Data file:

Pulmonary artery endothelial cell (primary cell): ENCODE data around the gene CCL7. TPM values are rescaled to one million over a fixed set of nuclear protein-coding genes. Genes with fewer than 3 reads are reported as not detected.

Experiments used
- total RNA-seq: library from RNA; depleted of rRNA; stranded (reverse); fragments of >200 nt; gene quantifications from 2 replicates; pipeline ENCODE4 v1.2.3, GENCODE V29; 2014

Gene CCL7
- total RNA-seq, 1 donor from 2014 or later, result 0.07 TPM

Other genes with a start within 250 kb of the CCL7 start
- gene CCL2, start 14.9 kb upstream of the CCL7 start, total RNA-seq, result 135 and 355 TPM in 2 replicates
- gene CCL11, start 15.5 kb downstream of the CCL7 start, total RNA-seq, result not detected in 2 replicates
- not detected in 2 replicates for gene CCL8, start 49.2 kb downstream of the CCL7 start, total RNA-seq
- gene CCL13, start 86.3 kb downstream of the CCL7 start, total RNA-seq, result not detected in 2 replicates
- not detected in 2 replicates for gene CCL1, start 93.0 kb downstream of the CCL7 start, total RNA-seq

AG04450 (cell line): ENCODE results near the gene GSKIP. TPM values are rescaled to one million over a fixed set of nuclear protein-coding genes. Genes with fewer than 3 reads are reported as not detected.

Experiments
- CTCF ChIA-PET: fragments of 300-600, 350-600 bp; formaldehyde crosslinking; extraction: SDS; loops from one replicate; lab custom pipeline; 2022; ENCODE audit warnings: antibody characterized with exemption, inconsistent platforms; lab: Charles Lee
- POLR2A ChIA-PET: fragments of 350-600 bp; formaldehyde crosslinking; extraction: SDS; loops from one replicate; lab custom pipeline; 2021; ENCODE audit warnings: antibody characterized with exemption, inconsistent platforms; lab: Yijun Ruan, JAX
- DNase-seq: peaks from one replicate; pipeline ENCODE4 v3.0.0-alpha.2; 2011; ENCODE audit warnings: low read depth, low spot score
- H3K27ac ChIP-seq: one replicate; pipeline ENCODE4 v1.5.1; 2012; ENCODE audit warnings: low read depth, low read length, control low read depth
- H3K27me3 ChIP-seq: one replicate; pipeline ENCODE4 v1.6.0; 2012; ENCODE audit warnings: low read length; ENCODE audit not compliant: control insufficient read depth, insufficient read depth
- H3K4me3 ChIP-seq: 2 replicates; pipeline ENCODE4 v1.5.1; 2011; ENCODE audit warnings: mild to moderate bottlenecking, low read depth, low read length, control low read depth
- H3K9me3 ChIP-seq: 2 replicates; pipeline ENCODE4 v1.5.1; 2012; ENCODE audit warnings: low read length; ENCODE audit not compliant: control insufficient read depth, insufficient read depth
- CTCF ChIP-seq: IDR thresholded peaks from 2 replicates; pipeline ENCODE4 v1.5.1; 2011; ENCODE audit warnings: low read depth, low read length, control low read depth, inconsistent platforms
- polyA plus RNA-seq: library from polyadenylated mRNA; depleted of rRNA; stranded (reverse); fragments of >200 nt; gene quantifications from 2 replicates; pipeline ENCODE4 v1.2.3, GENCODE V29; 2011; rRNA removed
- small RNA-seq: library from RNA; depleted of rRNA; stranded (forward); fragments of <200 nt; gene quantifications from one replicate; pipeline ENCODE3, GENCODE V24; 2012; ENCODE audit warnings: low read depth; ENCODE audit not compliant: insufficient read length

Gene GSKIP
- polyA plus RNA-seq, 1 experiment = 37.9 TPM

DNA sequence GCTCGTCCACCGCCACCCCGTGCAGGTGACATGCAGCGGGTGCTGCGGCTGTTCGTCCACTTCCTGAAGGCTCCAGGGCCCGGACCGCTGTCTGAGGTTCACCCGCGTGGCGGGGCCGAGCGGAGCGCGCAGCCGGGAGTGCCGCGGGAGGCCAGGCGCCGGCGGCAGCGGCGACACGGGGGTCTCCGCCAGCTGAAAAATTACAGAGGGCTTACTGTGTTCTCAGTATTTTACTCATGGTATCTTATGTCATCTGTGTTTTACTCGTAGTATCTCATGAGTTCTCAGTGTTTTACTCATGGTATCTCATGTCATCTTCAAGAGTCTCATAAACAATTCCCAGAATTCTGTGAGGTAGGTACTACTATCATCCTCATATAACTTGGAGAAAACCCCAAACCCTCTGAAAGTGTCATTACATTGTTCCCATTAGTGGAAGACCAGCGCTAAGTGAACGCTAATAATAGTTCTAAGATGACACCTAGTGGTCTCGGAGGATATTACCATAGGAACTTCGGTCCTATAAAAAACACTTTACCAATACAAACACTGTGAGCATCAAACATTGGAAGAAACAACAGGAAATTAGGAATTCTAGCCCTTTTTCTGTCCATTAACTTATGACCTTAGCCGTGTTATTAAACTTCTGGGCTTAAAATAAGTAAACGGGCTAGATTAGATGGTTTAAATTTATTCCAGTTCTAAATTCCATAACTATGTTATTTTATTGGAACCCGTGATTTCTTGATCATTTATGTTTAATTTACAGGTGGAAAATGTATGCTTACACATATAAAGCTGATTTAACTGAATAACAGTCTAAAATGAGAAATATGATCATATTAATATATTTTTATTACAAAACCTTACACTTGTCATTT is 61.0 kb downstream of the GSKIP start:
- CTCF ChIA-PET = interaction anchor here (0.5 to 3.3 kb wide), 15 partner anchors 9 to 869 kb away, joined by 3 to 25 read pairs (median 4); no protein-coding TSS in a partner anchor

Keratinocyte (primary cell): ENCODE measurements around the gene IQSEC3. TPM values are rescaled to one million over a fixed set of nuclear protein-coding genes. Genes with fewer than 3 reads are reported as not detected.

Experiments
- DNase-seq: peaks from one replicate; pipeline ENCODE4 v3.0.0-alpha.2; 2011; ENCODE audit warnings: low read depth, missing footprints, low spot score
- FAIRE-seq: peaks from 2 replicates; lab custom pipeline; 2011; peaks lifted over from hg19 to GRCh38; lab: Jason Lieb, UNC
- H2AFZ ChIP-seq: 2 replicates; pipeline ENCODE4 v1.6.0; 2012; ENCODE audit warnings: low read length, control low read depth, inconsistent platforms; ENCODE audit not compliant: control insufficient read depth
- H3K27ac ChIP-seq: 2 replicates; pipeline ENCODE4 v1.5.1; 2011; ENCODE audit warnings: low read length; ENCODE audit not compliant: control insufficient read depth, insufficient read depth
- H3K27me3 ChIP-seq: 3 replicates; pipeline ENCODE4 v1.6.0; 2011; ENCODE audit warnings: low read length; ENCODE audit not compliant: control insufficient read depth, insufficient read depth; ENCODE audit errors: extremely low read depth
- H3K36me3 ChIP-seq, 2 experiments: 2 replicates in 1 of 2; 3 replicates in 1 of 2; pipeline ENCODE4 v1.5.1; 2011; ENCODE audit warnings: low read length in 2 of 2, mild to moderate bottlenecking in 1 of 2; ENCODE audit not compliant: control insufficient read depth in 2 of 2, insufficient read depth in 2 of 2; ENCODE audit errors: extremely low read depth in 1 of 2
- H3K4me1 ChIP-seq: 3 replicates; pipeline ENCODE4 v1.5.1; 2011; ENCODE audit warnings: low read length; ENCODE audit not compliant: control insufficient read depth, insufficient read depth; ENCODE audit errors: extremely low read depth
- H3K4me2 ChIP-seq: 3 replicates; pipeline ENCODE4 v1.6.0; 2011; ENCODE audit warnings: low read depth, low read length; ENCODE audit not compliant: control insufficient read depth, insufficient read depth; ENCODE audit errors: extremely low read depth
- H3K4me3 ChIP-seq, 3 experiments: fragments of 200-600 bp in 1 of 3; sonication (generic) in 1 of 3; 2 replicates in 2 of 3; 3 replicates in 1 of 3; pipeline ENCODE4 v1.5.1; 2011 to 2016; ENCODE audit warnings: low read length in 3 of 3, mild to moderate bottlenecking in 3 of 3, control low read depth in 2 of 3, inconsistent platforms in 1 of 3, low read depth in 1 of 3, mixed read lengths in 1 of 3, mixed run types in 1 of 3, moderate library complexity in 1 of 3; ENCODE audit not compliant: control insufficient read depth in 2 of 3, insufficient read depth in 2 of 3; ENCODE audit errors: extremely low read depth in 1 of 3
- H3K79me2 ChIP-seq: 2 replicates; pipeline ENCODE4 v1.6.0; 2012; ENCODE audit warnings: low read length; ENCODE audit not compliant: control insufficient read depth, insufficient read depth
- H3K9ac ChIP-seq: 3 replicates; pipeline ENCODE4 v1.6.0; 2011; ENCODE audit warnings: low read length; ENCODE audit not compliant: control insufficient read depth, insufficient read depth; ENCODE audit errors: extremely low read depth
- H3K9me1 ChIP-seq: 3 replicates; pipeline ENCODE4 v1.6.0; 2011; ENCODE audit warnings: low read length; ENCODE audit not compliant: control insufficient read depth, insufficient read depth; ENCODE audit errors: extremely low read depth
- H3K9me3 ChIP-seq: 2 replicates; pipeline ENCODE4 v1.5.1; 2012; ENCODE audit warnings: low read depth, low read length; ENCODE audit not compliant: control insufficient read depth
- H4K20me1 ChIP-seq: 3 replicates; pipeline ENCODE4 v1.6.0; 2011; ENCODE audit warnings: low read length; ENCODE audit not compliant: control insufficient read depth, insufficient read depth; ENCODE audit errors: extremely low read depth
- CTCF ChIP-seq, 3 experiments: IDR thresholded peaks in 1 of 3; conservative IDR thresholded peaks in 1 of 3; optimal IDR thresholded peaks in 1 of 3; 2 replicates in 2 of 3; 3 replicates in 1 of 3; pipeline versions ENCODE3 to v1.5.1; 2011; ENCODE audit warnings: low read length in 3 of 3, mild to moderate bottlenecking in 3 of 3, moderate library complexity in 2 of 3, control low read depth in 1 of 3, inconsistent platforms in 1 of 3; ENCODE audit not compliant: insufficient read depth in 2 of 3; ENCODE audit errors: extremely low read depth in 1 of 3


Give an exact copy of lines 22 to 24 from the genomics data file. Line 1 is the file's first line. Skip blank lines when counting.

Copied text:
- polyA plus RNA-seq: library from polyadenylated mRNA; depleted of rRNA; stranded (reverse); fragments of >200 nt; gene quantifications from 2 replicates; pipeline ENCODE4 v1.2.3, GENCODE V29; 2011; rRNA removed
- small RNA-seq: library from RNA; depleted of rRNA; stranded (forward); fragments of <200 nt; gene quantifications from one replicate; pipeline ENCODE3, GENCODE V24; 2012; ENCODE audit warnings: low read depth; ENCODE audit not compliant: insufficient read length

Gene GSKIP